Figure 1 shows two equatorial slices of the speed magnitude at different times during the propagation of a simulated ICME. Boxes with different colors show the level of refinement in the equatorial slice. We see here that the high resolution (in orange) closely follows the ICME, shown in yellow, during its propagation in the heliosphere.

thumbnail Fig. 1.

Snapshots of the equatorial slice of the PLUTO simulation with the propagating TDm flux rope. The color gradient shows the velocity magnitude in PLUTO units (1 ≈ 438 km s−1). The orange areas correspond to level 4 of the AMR grid, purple to level 3, and red to level 2. Level = 1 does not appear here.

2.2. Solar wind model

We used the solar wind model of Réville et al. (2015), initialized using the Parker model (Parker 1958) with a polytropic equation of state

(7)

with P the pressure, ρ the density, and γ = 1.05 the ratio of specific heat. This assumption produces a polytropic heating of the full corona and makes it almost isothermal at ≈106 K. The surface magnetic field is set up to be a dipole with a maximum field strength at the surface of 2.9 G. This configuration is close to the magnetic configuration of the Sun during the solar minimum (Réville & Brun 2017). The polytropic assumption is used only during the initialization, the model then uses an ideal equation of state (see Sect. 2.1). This model drives a solar wind that has the same speed in all direction; we thus calibrate the model so that we have a speed of ≈440 km s−1 at 1 au. We also paid attention to the mass loss rate and the angular momentum loss of the simulated solar wind. The model is calibrated so that the mass loss rate and the angular momentum (averaged from 3 to 250 R) correspond to the values measured in the solar system (see, e.g., Finley et al. 2018 for the angular momentum and Schwadron & McComas 2008 for the mass loss rate). For more details about the solar wind model, see Réville et al. (2015). Once the simulation evolves in time, the hydrodynamic properties (speed, density) and the magnetic properties will interact with each other and produce a self-consistent MHD solar wind.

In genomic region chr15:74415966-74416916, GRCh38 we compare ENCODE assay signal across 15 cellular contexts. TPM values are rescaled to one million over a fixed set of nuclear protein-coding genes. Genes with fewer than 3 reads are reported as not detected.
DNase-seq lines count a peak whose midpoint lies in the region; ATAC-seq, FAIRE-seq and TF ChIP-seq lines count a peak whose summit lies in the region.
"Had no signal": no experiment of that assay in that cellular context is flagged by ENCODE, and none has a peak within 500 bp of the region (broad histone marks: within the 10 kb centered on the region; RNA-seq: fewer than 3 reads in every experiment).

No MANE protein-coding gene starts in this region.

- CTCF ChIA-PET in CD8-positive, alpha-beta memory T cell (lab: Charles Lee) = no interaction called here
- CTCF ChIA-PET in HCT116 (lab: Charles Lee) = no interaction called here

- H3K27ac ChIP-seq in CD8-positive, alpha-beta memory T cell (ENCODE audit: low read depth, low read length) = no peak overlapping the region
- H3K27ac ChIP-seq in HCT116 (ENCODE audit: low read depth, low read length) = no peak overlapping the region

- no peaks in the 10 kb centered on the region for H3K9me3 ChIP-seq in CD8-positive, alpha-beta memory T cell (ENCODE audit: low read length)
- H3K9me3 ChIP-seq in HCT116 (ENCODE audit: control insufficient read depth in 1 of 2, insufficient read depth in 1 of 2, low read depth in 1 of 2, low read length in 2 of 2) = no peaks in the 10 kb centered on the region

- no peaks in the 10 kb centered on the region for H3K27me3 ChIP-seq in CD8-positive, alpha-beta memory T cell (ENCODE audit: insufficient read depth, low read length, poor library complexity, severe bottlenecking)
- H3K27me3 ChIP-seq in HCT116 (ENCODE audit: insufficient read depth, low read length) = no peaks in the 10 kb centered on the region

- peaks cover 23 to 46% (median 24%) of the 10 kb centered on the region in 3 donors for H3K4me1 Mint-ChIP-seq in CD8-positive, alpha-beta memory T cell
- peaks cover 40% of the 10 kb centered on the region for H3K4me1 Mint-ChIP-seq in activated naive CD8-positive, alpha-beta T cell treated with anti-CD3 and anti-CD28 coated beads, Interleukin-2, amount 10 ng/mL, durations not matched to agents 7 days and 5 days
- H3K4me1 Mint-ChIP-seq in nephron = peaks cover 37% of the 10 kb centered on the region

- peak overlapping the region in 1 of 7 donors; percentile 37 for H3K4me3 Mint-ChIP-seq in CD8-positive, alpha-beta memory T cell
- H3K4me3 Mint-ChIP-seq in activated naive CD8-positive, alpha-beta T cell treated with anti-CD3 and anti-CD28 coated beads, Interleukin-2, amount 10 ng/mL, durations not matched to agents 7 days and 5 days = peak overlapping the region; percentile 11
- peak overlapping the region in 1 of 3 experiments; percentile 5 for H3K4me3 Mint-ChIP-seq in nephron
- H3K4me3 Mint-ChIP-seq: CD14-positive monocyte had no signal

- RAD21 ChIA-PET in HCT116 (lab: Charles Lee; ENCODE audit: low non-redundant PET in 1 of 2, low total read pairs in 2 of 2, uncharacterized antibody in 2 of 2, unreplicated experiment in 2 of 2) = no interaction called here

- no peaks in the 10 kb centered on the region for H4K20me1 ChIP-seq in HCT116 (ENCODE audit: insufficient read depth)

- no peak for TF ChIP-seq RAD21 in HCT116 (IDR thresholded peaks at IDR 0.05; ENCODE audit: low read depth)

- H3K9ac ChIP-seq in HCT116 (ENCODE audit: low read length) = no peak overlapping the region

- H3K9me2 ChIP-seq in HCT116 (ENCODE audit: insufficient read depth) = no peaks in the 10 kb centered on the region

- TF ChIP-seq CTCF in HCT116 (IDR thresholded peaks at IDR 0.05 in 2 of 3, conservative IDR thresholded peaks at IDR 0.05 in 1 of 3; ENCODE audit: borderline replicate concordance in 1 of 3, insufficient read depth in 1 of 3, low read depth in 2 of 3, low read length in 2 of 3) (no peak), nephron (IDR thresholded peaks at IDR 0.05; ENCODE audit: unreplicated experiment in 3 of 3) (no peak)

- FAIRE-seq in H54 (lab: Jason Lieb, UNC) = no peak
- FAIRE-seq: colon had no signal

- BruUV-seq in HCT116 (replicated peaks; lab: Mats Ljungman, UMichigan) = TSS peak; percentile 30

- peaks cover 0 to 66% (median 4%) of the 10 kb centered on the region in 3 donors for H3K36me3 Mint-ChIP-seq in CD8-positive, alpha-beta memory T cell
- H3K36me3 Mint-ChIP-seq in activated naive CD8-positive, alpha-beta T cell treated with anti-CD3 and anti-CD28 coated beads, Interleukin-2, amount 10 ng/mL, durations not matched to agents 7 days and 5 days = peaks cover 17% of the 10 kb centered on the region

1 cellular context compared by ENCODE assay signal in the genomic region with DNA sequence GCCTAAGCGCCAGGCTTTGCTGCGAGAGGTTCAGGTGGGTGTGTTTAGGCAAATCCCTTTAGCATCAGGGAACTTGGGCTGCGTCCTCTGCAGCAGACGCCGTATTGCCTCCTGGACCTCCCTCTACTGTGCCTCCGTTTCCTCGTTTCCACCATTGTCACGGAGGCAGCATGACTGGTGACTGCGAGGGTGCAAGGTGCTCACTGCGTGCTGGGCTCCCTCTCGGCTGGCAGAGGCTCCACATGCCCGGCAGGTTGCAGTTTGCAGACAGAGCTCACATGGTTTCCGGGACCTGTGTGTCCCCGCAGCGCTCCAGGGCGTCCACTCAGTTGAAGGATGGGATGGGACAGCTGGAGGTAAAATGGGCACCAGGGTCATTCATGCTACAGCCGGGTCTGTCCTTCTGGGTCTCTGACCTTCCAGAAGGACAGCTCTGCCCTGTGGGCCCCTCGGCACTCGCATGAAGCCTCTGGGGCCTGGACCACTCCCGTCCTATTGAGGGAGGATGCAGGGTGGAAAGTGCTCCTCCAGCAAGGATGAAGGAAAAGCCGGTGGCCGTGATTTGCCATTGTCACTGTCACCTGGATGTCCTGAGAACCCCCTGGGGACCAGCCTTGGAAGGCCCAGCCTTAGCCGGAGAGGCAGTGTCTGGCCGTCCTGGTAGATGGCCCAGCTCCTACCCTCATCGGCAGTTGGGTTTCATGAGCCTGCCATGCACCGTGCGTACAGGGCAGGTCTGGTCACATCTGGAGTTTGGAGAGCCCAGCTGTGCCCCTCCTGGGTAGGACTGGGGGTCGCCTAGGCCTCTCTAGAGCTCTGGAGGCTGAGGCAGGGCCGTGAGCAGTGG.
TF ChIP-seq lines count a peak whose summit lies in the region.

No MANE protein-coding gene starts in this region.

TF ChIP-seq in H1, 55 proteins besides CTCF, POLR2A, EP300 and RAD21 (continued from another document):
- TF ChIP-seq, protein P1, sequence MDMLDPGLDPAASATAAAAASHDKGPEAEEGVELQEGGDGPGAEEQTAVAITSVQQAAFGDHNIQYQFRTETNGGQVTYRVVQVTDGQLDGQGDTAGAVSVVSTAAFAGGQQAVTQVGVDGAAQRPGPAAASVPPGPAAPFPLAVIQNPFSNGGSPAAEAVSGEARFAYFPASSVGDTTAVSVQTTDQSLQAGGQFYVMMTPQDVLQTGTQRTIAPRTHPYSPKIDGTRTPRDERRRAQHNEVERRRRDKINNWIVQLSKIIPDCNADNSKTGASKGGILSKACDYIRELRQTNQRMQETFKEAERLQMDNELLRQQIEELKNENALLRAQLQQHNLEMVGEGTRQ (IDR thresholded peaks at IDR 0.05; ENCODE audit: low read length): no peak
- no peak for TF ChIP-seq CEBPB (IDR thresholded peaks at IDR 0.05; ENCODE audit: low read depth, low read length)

2.3. Flux rope model